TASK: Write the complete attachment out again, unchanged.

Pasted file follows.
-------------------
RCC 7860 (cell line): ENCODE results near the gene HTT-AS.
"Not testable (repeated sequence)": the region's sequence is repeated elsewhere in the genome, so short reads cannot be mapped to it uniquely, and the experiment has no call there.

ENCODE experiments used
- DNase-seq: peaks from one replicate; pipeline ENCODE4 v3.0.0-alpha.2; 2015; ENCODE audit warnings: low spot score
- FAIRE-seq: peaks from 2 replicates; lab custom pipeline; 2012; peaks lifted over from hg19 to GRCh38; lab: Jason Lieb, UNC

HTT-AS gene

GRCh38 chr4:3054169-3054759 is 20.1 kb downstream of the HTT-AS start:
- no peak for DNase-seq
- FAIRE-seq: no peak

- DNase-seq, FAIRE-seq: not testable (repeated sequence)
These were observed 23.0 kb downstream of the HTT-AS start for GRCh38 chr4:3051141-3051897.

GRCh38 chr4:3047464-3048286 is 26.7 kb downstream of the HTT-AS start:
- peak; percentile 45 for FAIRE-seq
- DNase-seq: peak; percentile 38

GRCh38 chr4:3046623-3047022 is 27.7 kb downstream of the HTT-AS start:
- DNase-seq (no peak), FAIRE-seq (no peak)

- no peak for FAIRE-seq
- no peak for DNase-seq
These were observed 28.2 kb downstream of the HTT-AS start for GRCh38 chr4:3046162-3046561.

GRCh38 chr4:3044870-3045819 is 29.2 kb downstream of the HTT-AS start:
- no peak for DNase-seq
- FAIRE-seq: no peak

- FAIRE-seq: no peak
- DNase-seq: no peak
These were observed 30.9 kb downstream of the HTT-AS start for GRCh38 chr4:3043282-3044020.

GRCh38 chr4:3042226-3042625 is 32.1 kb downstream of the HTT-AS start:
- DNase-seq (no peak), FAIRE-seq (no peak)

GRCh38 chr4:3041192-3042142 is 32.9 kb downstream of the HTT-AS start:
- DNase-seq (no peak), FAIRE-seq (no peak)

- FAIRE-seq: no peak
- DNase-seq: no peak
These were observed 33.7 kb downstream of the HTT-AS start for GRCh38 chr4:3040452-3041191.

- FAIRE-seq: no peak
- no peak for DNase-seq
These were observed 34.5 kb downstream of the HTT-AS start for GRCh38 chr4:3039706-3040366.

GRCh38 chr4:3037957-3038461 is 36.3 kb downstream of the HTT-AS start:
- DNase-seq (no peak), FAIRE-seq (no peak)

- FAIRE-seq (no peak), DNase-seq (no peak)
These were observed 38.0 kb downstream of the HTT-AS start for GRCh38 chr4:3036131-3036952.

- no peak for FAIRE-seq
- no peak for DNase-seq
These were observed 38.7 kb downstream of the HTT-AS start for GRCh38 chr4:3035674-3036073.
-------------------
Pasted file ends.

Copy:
RCC 7860 (cell line): ENCODE results near the gene HTT-AS.
"Not testable (repeated sequence)": the region's sequence is repeated elsewhere in the genome, so short reads cannot be mapped to it uniquely, and the experiment has no call there.

ENCODE experiments used
- DNase-seq: peaks from one replicate; pipeline ENCODE4 v3.0.0-alpha.2; 2015; ENCODE audit warnings: low spot score
- FAIRE-seq: peaks from 2 replicates; lab custom pipeline; 2012; peaks lifted over from hg19 to GRCh38; lab: Jason Lieb, UNC

HTT-AS gene

GRCh38 chr4:3054169-3054759 is 20.1 kb downstream of the HTT-AS start:
- no peak for DNase-seq
- FAIRE-seq: no peak

- DNase-seq, FAIRE-seq: not testable (repeated sequence)
These were observed 23.0 kb downstream of the HTT-AS start for GRCh38 chr4:3051141-3051897.

GRCh38 chr4:3047464-3048286 is 26.7 kb downstream of the HTT-AS start:
- peak; percentile 45 for FAIRE-seq
- DNase-seq: peak; percentile 38

GRCh38 chr4:3046623-3047022 is 27.7 kb downstream of the HTT-AS start:
- DNase-seq (no peak), FAIRE-seq (no peak)

- no peak for FAIRE-seq
- no peak for DNase-seq
These were observed 28.2 kb downstream of the HTT-AS start for GRCh38 chr4:3046162-3046561.

GRCh38 chr4:3044870-3045819 is 29.2 kb downstream of the HTT-AS start:
- no peak for DNase-seq
- FAIRE-seq: no peak

- FAIRE-seq: no peak
- DNase-seq: no peak
These were observed 30.9 kb downstream of the HTT-AS start for GRCh38 chr4:3043282-3044020.

GRCh38 chr4:3042226-3042625 is 32.1 kb downstream of the HTT-AS start:
- DNase-seq (no peak), FAIRE-seq (no peak)

GRCh38 chr4:3041192-3042142 is 32.9 kb downstream of the HTT-AS start:
- DNase-seq (no peak), FAIRE-seq (no peak)

- FAIRE-seq: no peak
- DNase-seq: no peak
These were observed 33.7 kb downstream of the HTT-AS start for GRCh38 chr4:3040452-3041191.

- FAIRE-seq: no peak
- no peak for DNase-seq
These were observed 34.5 kb downstream of the HTT-AS start for GRCh38 chr4:3039706-3040366.

GRCh38 chr4:3037957-3038461 is 36.3 kb downstream of the HTT-AS start:
- DNase-seq (no peak), FAIRE-seq (no peak)

- FAIRE-seq (no peak), DNase-seq (no peak)
These were observed 38.0 kb downstream of the HTT-AS start for GRCh38 chr4:3036131-3036952.

- no peak for FAIRE-seq
- no peak for DNase-seq
These were observed 38.7 kb downstream of the HTT-AS start for GRCh38 chr4:3035674-3036073.